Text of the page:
BRUNEI: RE-REGISTERED PATENT TERM DEFINED BY COURT

February 26th, 2015

 

A recent case of dispute in the High Court of Brunei relates to a declaration of non-infringement patent matter lead to an escalation of its appeal to the Court of Appeal of Brunei. This case involved Winthrop Pharmaceuticals (M) Sdn. Bhd. and Shionogi Seiyaku Kabushiki Kaisha.

Winthrop Pharmaceuticals (M) Sdn. Bhd. sought an application for a declaration of non-infringement of a Brunei patent derived from the UK Patent No. EP (UK) 0521471 entitled “Pyrimidine derivatives as HMG-CoA reductase inhibitors,” in which it was registered in Brunei on 15 September 2001. The patentee for the Brunei patent is Shionogi Seiyaku Kabushiki Kaisha.

When Winthrop Pharmaceuticals went ahead to apply for the declaration of non-infringement of the Brunei patent, they were under the impression that the patent had expired on 29 June 2012 when the UK patent, from which the Brunei patent derived from had expired.

However, the Brunei High Court rejected the application and ruled in favour of Shionogi Seiyaku Kabushiki Kaisha. Citing that the patent term was calculated from the date of registration of the Brunei patent, the judge found that the Brunei patent is still valid and did not expire until 19 October 2020.

Unsatisfied with the decision of the High Court, Winthrop Pharmaceuticals hereinafter referred to as “the Appellant”) then filed an appeal to the Court of Appeal in an attempt overturn the decision which favoured Shionogi Seiyaku Kabushiki Kaisha (hereinafter referred to as “the Respondent”).

Proceedings in the Court of Appeal centred around the question in contention which is whether or not the Brunei patent derived from the UK patent has expired on 29 June 2012. The Appellant argued that the patent which was registered in Brunei on 15 September 2001, pursuant to the provisions of the Inventions Act, had since expired, following the parent UK patent. According to Section 25 of the UK Patents Act, the term of a UK patent is calculated 20 years from the date of the patent application. This provision was also adopted in the Invention Acts of Brunei which provided for the granting of patents granted in the UK.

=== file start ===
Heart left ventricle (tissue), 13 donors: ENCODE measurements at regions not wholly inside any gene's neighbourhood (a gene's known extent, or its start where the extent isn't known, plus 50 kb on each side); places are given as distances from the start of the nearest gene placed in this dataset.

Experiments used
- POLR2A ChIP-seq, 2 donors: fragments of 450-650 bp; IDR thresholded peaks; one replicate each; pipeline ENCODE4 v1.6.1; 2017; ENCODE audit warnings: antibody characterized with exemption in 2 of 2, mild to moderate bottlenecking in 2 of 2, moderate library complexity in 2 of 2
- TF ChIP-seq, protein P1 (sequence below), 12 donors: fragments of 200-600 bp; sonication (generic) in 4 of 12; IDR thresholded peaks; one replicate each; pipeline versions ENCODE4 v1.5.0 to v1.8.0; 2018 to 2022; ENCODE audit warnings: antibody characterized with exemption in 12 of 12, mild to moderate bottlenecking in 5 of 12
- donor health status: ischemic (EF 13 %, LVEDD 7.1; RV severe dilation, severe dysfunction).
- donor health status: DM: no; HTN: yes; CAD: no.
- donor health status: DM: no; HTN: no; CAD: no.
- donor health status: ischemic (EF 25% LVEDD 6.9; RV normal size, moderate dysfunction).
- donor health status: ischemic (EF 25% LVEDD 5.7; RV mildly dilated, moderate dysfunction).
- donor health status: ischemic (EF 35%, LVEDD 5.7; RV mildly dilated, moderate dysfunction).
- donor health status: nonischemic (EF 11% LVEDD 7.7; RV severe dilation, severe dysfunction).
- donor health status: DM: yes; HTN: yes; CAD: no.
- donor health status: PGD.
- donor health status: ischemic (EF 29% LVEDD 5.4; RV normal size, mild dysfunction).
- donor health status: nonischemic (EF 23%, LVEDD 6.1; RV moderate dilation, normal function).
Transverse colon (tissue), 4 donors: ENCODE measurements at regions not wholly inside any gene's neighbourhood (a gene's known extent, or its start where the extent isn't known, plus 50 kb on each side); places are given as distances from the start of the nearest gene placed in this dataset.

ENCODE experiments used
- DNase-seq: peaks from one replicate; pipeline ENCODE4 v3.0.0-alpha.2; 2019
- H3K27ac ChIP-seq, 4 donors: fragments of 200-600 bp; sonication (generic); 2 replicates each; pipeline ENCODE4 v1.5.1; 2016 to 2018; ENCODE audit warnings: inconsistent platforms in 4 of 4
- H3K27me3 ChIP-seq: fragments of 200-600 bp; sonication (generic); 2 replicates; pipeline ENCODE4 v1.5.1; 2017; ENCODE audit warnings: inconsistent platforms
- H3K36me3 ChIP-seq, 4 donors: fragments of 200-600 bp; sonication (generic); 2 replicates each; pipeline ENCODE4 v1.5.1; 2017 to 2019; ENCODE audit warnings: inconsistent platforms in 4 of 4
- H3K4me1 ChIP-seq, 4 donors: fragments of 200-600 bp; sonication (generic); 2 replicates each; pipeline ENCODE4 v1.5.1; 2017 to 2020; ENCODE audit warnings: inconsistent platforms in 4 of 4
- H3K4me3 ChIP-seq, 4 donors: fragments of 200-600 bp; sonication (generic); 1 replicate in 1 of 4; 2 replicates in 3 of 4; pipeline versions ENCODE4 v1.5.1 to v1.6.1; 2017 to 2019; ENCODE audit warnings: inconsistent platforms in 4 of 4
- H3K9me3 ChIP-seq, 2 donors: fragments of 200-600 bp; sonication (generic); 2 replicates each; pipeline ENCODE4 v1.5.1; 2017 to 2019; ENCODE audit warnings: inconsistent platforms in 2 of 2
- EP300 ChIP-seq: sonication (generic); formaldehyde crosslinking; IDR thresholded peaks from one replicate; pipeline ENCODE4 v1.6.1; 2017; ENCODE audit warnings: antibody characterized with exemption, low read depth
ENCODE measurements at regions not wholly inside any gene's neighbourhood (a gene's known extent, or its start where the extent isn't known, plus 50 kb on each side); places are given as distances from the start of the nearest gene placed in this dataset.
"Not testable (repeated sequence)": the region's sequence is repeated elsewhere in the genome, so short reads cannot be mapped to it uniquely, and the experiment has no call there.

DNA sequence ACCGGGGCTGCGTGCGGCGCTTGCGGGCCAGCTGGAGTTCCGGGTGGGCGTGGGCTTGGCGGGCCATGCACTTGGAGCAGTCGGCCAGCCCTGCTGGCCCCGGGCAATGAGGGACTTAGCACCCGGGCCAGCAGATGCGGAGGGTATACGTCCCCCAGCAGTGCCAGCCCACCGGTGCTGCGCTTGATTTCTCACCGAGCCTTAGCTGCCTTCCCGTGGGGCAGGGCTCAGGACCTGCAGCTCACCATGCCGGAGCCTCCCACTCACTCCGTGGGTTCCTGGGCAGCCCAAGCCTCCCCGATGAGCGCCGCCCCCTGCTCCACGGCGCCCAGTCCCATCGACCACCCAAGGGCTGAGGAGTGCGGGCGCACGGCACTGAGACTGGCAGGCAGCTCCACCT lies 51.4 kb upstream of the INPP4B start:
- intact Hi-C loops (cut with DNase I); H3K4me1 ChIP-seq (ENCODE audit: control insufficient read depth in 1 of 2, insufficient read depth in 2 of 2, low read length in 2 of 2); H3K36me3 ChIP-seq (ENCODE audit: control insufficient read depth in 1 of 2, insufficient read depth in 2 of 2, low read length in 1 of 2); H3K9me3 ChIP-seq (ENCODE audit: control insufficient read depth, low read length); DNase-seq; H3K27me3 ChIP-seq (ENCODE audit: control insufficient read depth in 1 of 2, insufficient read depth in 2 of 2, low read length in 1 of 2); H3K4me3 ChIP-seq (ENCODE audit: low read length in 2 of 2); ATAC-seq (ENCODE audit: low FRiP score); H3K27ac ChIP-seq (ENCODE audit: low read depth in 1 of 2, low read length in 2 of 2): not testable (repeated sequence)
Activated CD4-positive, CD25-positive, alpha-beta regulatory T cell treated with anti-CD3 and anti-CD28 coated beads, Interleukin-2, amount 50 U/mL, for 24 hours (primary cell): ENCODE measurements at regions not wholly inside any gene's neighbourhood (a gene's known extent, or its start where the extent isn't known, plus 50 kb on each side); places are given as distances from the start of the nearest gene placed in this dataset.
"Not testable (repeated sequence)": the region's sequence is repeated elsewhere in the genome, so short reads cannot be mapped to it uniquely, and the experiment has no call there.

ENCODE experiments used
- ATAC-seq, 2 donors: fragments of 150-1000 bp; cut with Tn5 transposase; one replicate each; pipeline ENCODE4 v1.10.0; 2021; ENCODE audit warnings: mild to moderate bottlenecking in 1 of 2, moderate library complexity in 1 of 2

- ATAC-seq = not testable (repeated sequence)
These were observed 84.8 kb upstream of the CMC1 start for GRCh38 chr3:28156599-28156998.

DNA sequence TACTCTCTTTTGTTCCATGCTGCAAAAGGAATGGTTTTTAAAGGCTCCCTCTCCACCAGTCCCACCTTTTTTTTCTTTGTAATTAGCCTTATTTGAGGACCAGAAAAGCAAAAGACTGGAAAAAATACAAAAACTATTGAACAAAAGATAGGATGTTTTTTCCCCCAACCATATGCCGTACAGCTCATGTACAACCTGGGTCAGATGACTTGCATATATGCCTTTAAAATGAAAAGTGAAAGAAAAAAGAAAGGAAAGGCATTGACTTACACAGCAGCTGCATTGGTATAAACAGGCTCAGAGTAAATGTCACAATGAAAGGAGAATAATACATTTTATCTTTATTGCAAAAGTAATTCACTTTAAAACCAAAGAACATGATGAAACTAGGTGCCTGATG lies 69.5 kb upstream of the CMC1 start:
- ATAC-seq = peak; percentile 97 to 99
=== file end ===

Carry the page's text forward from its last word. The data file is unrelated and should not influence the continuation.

The Court of Appeal held in favour of the respondent. The decision of the Court of Appeal demonstrates that it was in line with renewal of patents under Section 115(4) (a) of the Patents Order. According to this section, a term of a patent re-registered in Brunei is calculated 20 years from the date of grant the patent in the United Kingdom, Malaysia or Singapore. This is an importantly massive distinction from its previous practice in which a term of a patent is usually calculated from the date of filing of the patent application in its home country.

Citing this provision, the judge also contends that the Brunei patent is valid until 19 October 2020, therefore maintaining the decision of the High Court.

The Court of Appeal also reasonably disregarded the discussion of patent term extension which was brought up by the responded as it is not relevant as long as the Brunei patent remains valid in-force.

With the Section 115(4)(a) in force, it somewhat places an indirect domino effect on the renewal expiry of the UK, Malaysia or Singapore re-registered patents in Brunei. The patent owners would now have a choice to renew their patent within three months before the expiry date based on the date of filing of the parent application, or, within three months before the expiry date based on the date of grant of the patent in Brunei.

Pursuant to this decision the Registrar of Patents has issued a new Practice Note. It has been posted on Brunei Intellectual Property Office (BruIPO) website http://www.bruipo.com.bn/index.php/references/practice-note. The new Practice Note confirms that all  UK, Malaysia or Singapore re-registered patents in Brunei are now valid for 20 years calculated from the date of grant of the parent patents in the home countries.